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Tuesday, October 16, 2018

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Opinion > Fraedom

Why commercial banks are in danger of being left behind

Russell Bennett, chief technology officer at Fraedom | 16:57 Wednesday 19th September 2018

Harnessing a customer-first, technology-led approach, retail banks are paving the way with innovation.

Their commercial counterparts, however, are a little slower on the uptake. Interestingly, no one is waiting for commercial banking to play catch-up and this is largely thanks to the developments in fintech. Of course, there is the palpable risk of being left behind for those reluctant to change.

Clients of commercial banks will expect the same seamlessness, digital access and immediacy that their personal banking platform affords them and this has created a real challenge in the commercial sector.

By embracing the latest technologies and leveraging them to drive competitive advantage, commercial banks do stand a chance of survival. Here are some of the top technologies that commercial banks can’t afford to ignore.

1. Biometrics and security

When adopting new payment methods, banks must strike a balance between ease of use, ease of access and maintaining stringent security. With consumer payment methods using biometric authentication – such as fingerprints and facial recognition – it won’t be long before corporate clients expect to see the same. Additionally, extending biometric functionality into the corporate card arena has the potential to make the commercial payments process more seamless and secure.

2. Artificial intelligence (AI)

AI is rapidly establishing itself as the missing piece of the puzzle that takes the various data flows created by automated transactions and knits them together to discover patterns. All this is very important to commercial banks because patterns in spending and efficiency can potentially deliver valuable insights clients can use to improve their financial health.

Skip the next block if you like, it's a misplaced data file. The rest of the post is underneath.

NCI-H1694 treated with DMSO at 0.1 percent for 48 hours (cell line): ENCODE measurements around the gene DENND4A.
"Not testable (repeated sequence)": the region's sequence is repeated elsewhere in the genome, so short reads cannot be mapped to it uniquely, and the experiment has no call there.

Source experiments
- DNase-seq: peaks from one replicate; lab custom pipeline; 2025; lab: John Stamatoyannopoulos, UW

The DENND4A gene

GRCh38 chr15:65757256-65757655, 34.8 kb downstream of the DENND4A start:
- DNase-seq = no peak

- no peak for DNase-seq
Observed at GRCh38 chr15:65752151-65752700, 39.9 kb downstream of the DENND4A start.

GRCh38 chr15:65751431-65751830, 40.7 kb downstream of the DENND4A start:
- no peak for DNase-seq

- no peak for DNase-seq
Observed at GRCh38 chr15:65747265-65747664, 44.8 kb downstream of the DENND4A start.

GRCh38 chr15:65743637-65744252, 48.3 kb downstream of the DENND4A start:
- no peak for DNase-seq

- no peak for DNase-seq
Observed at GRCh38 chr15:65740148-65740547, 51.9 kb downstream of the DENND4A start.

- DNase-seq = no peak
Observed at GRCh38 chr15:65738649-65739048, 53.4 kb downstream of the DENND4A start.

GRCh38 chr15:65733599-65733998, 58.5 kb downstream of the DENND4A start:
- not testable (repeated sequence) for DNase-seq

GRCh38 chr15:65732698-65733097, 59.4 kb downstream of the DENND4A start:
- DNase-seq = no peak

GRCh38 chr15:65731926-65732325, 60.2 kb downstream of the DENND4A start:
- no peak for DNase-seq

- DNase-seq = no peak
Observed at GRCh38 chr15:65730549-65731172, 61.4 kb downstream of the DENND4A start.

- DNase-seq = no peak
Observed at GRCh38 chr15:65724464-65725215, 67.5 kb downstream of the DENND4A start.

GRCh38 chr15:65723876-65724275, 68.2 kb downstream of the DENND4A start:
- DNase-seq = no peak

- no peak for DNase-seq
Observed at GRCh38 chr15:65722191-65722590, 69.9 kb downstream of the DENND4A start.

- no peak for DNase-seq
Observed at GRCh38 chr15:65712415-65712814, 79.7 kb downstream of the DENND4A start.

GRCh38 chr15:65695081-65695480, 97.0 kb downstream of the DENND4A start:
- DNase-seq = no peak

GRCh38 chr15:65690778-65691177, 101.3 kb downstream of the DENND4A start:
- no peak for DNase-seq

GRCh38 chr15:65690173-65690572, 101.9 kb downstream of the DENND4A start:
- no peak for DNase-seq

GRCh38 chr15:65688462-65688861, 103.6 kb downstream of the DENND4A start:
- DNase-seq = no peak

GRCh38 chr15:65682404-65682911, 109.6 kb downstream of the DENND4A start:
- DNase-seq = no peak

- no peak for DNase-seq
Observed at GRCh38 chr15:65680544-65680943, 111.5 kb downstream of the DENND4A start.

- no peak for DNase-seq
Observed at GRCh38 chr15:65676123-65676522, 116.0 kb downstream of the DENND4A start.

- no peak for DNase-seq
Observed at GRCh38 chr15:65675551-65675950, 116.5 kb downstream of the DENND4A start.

3. Application programming interfaces (APIs)

Providing better customer experiences can easily fuel new business wins and reduce churn rates. Meeting rapidly changing customers’ demands, and expectations means there is growing pressure to provide new, easy-to-use digital services – fast.

APIs facilitate the rapid innovation in products and services. Creating new applications using APIs is one of the best ways to keep up with innovation challenges.

4. ePayables

The use of different payment types (whether it is plastic, virtual or via mobile wallet) is partly a response to the consumerisation of our financial experience. Corporate clients can’t understand why payments should still be a laborious process of raising invoices and purchase orders, requesting printed cheques or bank transfers and creating lengthy payment terms, preferring instead the immediacy of a card – real, virtual or embedded in an app.

5. Expense Management Systems (EMS)

EMS are one of many tools that can be unified into a single financial view, helping businesses gain greater control and visibility over expenditure. Employees adhere effortlessly to company policy, while requesting the need for spend, submitting card or cash claims, all at the touch of a button.

There is increasing evidence to suggest that commercial banking customers want their at work banking experience to be as smooth as their personal banking experiences. Commercial banks would achieve a much greater agility to help reach their customer expectations by simply embracing these new technologies, subsequently avoiding being left behind.

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